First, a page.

Watch enthusiasts with a keen eye will immediately notice the arrangement of the winding and time-setting crown at the “6” on the anniversary wristwatch. This in part due to the already mentioned Lépine style of the movement. However, the unusual positioning also serves to protect the valuable cuffs and the ergonomics as well as preventing the winding shaft from bending. Experienced owners of hand-wound wristwatches take them off their wrist before tightening the mainspring, as this makes the act of winding a great pleasure − in the case of the Regulateur 1920, this is also thanks to the solid gold crown in the design of the nuts on Erwin Sattler precision pendulum clocks.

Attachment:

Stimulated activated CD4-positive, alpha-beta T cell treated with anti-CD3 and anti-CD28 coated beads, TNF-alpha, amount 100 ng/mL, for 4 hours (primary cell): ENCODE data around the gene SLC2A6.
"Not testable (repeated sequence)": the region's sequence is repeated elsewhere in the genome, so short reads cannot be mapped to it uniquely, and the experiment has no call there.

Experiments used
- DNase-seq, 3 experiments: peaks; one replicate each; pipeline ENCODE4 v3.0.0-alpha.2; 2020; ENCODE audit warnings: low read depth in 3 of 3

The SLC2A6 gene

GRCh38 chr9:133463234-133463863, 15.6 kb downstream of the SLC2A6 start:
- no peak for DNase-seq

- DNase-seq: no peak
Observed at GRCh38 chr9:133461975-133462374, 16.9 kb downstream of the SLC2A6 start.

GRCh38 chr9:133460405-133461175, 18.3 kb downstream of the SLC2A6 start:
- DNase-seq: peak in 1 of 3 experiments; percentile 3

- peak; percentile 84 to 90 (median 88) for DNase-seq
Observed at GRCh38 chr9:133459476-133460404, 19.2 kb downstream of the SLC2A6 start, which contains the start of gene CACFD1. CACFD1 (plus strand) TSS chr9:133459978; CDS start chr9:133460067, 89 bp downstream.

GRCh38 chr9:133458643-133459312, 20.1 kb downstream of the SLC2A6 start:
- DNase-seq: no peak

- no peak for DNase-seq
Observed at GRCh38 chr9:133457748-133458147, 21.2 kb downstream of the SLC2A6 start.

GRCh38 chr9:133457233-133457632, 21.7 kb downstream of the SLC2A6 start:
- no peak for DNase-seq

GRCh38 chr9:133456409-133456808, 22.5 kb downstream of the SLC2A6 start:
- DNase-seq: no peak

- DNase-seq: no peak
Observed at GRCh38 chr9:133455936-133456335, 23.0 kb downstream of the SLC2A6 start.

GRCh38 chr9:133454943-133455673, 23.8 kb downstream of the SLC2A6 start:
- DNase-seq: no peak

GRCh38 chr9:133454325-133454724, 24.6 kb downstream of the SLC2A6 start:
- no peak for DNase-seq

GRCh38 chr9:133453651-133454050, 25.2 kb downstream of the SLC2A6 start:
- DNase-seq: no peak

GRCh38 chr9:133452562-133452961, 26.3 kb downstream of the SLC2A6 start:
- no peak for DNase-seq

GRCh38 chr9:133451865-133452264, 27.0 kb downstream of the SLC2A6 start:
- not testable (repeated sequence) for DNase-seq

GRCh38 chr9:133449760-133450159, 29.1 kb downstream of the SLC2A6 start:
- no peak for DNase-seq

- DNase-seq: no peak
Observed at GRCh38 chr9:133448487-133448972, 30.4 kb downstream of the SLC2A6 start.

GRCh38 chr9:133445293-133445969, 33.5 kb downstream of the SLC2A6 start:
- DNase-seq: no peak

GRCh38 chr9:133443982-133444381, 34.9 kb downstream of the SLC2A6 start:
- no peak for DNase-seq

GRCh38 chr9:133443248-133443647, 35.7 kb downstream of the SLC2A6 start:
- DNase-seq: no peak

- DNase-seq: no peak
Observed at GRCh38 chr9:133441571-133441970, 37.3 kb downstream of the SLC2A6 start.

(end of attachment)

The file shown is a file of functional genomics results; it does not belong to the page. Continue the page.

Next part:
The historically significant movement provides around 36 hours of running power with a fully taut mainspring. The quality features of the wristwatch also include a Rücker mechanism with a self-developed, manufactured and finished swan neck fine adjustment system, as well as a fine Breguet-style spring with a bent-up end curve and a thrice screw-fastened minute wheel chaton. The external décor of the ticking masterpiece is completed by a hand-sewn alligator-skin strap and a solid gold push-button folding clasp.